• simplecov does coverage analysis on your test suite to identify areas lacking good coverage
  • bullet identifies N+1 queries and unused eager loading
  • ActiveSupport::Notifications provides introspection information about Rails applications

The Tokaido UI will attempt to centralize this useful information into a health check, and help you drill in if you want to do more with the information. Because they are so useful, it will encourage you to use these tools in new application, and provide immediate rewards if you do.

Extras: yourapp.dev

The pow dev server and PassengerPane make it possible to avoid needing to manually load a Rails server and gives you a friendly alias for your application at yourapp.dev instead of having to type in a port on localhost.

Tokaido will come with integrated support for this, so every app you manage through Tokaido will have a aliased development server out of the box.

Extras: rails:// (or ruby://) Protocol Handler

Tokaido will come with a protocol handler that will allow .gem files hosted on rubygems.org or other locations to be added to an app managed by Tokaido. It may also allow web sites to host installation templates that could execute against a maintained application. This will require coordination with rubygems.org, and the specifics of it may change over time, but the basic idea is to enable communication between web sites and the Tokaido app.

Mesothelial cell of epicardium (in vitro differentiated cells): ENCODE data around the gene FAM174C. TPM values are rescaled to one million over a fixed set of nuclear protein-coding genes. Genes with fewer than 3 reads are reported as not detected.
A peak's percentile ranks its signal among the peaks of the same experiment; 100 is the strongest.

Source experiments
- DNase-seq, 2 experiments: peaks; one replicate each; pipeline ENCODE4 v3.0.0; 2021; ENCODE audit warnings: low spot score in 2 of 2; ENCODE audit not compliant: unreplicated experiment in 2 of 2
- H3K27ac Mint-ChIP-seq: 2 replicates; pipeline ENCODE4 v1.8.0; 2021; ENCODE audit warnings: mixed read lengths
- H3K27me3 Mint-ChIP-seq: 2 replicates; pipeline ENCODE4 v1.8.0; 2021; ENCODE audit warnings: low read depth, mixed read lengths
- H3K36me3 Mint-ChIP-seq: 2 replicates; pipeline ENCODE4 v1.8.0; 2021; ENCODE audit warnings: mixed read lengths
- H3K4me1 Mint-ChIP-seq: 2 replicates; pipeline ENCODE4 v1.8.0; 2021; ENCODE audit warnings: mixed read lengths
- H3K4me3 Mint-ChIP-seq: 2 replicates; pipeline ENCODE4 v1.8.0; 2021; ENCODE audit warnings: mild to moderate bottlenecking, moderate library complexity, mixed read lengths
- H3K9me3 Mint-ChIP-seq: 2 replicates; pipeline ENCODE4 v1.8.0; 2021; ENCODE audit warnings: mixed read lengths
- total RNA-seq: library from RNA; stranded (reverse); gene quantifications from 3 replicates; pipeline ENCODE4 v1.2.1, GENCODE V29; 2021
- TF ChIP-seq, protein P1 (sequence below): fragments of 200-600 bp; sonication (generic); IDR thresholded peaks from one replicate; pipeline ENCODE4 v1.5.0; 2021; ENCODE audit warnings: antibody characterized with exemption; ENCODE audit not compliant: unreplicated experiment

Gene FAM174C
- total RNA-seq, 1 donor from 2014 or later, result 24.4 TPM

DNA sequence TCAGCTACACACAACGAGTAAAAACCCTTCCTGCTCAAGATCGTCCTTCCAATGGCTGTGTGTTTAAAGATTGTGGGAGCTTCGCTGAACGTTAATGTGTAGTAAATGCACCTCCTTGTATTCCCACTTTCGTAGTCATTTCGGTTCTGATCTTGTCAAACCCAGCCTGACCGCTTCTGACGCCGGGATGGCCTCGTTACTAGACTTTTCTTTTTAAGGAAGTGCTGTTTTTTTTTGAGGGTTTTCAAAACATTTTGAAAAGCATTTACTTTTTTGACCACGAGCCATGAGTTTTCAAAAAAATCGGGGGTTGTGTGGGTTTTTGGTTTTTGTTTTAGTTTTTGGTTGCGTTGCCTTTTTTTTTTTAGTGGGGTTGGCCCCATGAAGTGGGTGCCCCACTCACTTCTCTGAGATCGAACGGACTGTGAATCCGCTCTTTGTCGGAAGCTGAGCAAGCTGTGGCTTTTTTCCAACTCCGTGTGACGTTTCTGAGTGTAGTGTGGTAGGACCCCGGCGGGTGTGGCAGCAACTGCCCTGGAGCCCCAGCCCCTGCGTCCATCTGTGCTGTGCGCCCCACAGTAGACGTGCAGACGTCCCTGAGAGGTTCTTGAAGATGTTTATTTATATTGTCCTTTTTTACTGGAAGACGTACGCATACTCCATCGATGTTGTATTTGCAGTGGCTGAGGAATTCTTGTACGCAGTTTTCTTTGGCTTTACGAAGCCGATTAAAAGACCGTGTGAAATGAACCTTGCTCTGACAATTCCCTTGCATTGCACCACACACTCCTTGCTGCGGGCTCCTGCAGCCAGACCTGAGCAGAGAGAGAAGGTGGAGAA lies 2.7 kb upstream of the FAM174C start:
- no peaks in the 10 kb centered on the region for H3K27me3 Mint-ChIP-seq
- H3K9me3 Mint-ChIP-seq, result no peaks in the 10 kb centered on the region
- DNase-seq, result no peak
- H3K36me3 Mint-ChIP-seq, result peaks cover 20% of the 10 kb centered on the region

This idea came from a number of community members, and the specifics (especially around security and the protocol specification) definitely need fleshing out, but it seems extremely promising.

Extras: Ruby Toolbox Integration?

Ruby Toolbox has emerged as an amazing directory of Ruby libraries, categorized by type. It also has up-to-date information on Github activity and other useful indicators when evaluating tools. Several people have asked for integration with Ruby Toolbox, and assuming the author is willing, Tokaido will make it easy to use the information in Ruby Toolbox to bootstrap an app and add new functionality as your app grows.